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  • Angela Allyn

Tina Powers Through

Part tribute concert, part Black History, part biographical study, Tina, the Tina Turner musical is not an evening for sensitive viewers, but it is a powerful story based on a remarkable life.

And as performed in the touring production now on view at Broadway in Chicago’s Nederlander Theater in the Loop, it is an on your feet tour de force performance you will not soon forget, a perfect way to close out your Black History Month with an seminal Women’s History Month tribute.

The show traces the life of Tina Turner, born Anna Mae Bullock, and as jukebox musical, this Tina catalog is second to none. These are sing-along, dance-along hits from an astute songwriter and a gifted singer who indelibly influenced the development of American rock and its practitioners. The audience members at this show are clearly fans and their energy will lift you higher.

Turner came from a troubled family: her mother left her, as did her abusive father (in actuality he died) and she was mostly raised by her grandmother. Although liberties have been taken with the facts to make a better show (she had two older sisters, she was raised by a grandfather too, and she raised 4 boys–taking in Ike’s kids after the divorce) one has to assume since Turner was involved in the creation of this script that the emotional truth of the this trauma to triumph saga is solid. And what an epic tale it is: from domestic abuse and an enmeshed relationship with Ike Turner who created her performing character but sought to destroy the real woman due to his own fears and demons, to her debilitating divorce, to a Phoenix-like rise from the ashes and an utter conquest of the stage: the concert in Brazil that closes the show broke the Guinness Book of World Records for paying audience size. The rock concert finale (complete with audience participation and an encore) is worth the price of admission.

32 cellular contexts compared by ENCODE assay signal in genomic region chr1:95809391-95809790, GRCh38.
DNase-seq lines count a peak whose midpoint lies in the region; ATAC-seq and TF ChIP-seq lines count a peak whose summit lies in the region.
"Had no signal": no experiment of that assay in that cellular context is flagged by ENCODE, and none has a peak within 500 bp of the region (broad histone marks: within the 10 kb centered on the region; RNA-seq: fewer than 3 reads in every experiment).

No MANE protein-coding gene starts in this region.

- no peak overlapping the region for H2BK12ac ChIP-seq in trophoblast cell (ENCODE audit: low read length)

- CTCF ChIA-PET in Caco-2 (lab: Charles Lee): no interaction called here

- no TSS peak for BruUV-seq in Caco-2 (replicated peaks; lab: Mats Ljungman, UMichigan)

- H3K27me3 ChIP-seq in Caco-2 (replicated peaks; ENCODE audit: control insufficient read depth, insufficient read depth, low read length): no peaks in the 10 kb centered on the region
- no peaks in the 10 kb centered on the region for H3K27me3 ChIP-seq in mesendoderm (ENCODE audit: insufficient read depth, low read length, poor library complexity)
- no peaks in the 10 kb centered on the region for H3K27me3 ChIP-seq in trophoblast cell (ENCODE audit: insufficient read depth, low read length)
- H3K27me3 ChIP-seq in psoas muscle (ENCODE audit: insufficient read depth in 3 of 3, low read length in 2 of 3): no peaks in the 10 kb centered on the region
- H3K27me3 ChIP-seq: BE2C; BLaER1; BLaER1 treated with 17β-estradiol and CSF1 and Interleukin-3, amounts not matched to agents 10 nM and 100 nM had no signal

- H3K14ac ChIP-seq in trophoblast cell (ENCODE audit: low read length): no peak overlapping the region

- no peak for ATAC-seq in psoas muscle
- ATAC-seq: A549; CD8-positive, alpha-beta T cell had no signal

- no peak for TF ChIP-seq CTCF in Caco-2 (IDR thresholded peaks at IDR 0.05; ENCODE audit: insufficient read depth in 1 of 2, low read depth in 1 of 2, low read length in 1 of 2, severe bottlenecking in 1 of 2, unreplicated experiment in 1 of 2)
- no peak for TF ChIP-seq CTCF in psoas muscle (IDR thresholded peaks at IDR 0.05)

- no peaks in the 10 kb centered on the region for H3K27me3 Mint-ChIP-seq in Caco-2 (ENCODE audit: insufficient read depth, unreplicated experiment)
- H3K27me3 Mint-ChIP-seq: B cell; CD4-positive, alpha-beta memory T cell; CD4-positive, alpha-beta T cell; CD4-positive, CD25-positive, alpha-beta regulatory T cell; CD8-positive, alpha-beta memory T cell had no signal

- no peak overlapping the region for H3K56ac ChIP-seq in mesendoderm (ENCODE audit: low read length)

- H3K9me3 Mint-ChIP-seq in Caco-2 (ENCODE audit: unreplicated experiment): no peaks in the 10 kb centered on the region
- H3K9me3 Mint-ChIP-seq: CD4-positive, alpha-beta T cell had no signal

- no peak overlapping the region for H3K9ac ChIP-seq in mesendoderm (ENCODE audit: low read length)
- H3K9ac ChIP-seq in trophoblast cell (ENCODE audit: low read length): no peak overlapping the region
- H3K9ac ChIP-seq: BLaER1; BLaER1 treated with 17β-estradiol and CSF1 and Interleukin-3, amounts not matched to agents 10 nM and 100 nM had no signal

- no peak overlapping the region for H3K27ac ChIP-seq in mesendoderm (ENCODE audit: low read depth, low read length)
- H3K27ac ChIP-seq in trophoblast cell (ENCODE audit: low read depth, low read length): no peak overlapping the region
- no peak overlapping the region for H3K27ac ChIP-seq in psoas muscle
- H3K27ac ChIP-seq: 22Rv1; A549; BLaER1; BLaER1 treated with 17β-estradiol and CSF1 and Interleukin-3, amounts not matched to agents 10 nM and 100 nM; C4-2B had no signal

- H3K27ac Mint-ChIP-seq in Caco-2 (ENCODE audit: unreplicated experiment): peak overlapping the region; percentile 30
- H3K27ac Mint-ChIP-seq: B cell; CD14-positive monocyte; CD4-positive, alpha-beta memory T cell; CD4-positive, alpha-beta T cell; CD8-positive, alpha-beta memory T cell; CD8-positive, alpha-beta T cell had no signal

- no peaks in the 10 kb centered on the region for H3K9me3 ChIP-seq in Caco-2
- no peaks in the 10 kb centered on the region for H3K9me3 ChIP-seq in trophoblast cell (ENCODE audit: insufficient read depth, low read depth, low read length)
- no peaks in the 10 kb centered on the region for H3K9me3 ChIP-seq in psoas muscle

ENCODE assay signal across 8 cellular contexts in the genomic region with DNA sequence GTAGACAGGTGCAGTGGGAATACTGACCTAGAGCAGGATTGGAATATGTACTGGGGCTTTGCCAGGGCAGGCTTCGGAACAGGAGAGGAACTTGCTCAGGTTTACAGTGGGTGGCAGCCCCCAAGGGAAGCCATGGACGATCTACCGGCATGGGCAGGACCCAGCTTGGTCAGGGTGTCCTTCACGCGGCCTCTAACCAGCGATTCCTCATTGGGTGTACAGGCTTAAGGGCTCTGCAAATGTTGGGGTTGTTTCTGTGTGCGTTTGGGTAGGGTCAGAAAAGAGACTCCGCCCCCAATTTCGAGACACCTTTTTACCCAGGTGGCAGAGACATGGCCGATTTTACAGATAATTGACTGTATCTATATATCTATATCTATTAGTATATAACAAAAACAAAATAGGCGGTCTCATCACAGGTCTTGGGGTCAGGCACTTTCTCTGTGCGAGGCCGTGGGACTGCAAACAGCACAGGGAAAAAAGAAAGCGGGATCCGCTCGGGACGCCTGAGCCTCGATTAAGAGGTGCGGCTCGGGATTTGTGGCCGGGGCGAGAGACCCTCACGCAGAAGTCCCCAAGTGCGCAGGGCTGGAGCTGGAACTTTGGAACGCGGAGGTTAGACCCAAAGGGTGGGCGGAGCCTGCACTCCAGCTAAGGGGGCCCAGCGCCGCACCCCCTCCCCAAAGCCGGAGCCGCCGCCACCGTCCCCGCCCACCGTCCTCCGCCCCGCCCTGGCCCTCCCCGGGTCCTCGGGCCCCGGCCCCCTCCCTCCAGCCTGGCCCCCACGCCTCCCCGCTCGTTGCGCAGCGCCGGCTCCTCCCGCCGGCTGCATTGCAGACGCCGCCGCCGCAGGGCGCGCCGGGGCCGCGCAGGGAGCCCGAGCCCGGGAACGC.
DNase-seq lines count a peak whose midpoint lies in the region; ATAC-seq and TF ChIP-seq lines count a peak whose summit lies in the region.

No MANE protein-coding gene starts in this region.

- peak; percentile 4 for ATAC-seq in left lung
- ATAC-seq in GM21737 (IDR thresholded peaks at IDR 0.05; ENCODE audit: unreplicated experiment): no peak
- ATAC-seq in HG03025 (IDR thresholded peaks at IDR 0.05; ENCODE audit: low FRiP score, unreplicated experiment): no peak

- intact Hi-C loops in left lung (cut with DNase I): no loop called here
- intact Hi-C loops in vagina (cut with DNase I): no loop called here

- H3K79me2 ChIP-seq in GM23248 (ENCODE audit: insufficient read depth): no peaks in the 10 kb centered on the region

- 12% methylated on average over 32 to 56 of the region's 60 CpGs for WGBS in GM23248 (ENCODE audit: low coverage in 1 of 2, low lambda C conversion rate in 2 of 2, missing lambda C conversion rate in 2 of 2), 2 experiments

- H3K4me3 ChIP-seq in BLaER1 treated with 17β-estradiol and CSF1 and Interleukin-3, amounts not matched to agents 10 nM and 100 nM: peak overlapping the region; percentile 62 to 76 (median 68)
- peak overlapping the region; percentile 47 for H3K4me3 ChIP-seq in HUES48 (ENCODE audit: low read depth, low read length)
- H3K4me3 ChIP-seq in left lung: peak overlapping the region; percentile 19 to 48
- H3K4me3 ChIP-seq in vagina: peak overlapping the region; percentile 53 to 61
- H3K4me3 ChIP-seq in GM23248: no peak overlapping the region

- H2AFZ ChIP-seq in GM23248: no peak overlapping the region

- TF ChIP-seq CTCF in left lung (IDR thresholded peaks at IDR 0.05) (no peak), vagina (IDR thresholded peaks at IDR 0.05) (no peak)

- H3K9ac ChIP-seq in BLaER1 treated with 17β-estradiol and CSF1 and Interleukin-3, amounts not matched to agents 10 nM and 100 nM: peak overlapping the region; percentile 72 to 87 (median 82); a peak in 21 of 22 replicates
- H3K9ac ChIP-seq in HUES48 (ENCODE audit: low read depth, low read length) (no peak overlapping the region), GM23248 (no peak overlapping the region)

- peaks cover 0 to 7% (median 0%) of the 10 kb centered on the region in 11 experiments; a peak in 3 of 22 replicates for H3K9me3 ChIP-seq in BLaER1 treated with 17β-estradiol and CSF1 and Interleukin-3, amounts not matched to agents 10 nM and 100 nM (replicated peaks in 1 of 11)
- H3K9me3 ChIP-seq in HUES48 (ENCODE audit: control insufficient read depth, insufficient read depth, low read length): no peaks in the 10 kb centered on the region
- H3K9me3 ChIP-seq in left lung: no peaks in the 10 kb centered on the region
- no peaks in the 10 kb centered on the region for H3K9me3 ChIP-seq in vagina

What kept her going, and makes this show exceptional, is the music, and such music it is. Rising out of Gospel and R& B, merging with and then conquering Rock and Roll, the story becomes a legend or perhaps a fable, on what it is to be marginalized and then return from the dead. Zurin Villaneuva as the diva herself does a consummate job of recreating the voice of Turner, if not quite the sensual weightiness of Turner. Her long legged hunger does make the hard times exquisitely resonant. The entire ensemble comes together to tell this incredible story with seamless dancing and singing. This is a powerhouse show that will fill your soul with light, and give you insight into an American music icon (who now happens to be Swiss!).

Tina is a short run, only at the Nederlander Theatre 24 W Randolph Street in Chicago's Loop until April 2, 2023 so run out and get those tickets NOW by going to

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